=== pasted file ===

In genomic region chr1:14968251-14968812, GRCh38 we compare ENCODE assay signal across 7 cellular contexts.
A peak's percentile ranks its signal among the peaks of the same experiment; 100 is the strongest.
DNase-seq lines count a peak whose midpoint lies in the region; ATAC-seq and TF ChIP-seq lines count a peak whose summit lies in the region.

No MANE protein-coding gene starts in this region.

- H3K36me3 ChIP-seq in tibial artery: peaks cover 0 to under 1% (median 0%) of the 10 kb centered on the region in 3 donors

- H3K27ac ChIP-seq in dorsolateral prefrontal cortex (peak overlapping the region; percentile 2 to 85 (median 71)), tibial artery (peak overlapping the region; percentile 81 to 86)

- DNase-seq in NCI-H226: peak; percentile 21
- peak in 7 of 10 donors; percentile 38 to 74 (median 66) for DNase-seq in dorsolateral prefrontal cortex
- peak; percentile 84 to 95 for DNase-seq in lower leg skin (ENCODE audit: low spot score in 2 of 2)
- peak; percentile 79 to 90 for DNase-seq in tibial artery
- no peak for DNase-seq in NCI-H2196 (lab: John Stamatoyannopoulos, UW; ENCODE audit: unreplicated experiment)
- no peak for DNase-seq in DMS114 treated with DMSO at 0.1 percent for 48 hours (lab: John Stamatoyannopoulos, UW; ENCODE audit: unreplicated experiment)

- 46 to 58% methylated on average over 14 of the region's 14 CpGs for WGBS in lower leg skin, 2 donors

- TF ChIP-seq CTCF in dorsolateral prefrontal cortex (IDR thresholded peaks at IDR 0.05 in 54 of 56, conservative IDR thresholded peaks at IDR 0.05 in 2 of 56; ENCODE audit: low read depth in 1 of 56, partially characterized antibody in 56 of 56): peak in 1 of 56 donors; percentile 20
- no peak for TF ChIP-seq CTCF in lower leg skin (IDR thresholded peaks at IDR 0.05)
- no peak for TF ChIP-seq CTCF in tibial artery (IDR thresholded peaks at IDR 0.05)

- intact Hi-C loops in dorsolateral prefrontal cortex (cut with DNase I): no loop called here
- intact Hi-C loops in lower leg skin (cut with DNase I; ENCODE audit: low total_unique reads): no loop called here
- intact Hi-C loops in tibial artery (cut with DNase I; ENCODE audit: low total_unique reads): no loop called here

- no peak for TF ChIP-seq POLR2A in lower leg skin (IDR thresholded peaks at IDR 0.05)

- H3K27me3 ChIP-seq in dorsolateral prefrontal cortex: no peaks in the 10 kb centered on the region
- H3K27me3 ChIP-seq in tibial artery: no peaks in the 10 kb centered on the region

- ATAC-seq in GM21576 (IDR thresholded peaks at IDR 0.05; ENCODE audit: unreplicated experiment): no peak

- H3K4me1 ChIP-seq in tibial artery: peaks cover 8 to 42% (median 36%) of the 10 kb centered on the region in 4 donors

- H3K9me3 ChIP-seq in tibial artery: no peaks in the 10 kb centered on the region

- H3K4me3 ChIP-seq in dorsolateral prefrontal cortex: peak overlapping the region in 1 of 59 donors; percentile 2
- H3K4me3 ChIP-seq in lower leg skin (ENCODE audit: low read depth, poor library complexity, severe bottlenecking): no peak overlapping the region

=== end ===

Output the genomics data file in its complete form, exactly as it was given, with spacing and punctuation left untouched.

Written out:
In genomic region chr1:14968251-14968812, GRCh38 we compare ENCODE assay signal across 7 cellular contexts.
A peak's percentile ranks its signal among the peaks of the same experiment; 100 is the strongest.
DNase-seq lines count a peak whose midpoint lies in the region; ATAC-seq and TF ChIP-seq lines count a peak whose summit lies in the region.

No MANE protein-coding gene starts in this region.

- H3K36me3 ChIP-seq in tibial artery: peaks cover 0 to under 1% (median 0%) of the 10 kb centered on the region in 3 donors

- H3K27ac ChIP-seq in dorsolateral prefrontal cortex (peak overlapping the region; percentile 2 to 85 (median 71)), tibial artery (peak overlapping the region; percentile 81 to 86)

- DNase-seq in NCI-H226: peak; percentile 21
- peak in 7 of 10 donors; percentile 38 to 74 (median 66) for DNase-seq in dorsolateral prefrontal cortex
- peak; percentile 84 to 95 for DNase-seq in lower leg skin (ENCODE audit: low spot score in 2 of 2)
- peak; percentile 79 to 90 for DNase-seq in tibial artery
- no peak for DNase-seq in NCI-H2196 (lab: John Stamatoyannopoulos, UW; ENCODE audit: unreplicated experiment)
- no peak for DNase-seq in DMS114 treated with DMSO at 0.1 percent for 48 hours (lab: John Stamatoyannopoulos, UW; ENCODE audit: unreplicated experiment)

- 46 to 58% methylated on average over 14 of the region's 14 CpGs for WGBS in lower leg skin, 2 donors

- TF ChIP-seq CTCF in dorsolateral prefrontal cortex (IDR thresholded peaks at IDR 0.05 in 54 of 56, conservative IDR thresholded peaks at IDR 0.05 in 2 of 56; ENCODE audit: low read depth in 1 of 56, partially characterized antibody in 56 of 56): peak in 1 of 56 donors; percentile 20
- no peak for TF ChIP-seq CTCF in lower leg skin (IDR thresholded peaks at IDR 0.05)
- no peak for TF ChIP-seq CTCF in tibial artery (IDR thresholded peaks at IDR 0.05)

- intact Hi-C loops in dorsolateral prefrontal cortex (cut with DNase I): no loop called here
- intact Hi-C loops in lower leg skin (cut with DNase I; ENCODE audit: low total_unique reads): no loop called here
- intact Hi-C loops in tibial artery (cut with DNase I; ENCODE audit: low total_unique reads): no loop called here

- no peak for TF ChIP-seq POLR2A in lower leg skin (IDR thresholded peaks at IDR 0.05)

- H3K27me3 ChIP-seq in dorsolateral prefrontal cortex: no peaks in the 10 kb centered on the region
- H3K27me3 ChIP-seq in tibial artery: no peaks in the 10 kb centered on the region

- ATAC-seq in GM21576 (IDR thresholded peaks at IDR 0.05; ENCODE audit: unreplicated experiment): no peak

- H3K4me1 ChIP-seq in tibial artery: peaks cover 8 to 42% (median 36%) of the 10 kb centered on the region in 4 donors

- H3K9me3 ChIP-seq in tibial artery: no peaks in the 10 kb centered on the region

- H3K4me3 ChIP-seq in dorsolateral prefrontal cortex: peak overlapping the region in 1 of 59 donors; percentile 2
- H3K4me3 ChIP-seq in lower leg skin (ENCODE audit: low read depth, poor library complexity, severe bottlenecking): no peak overlapping the region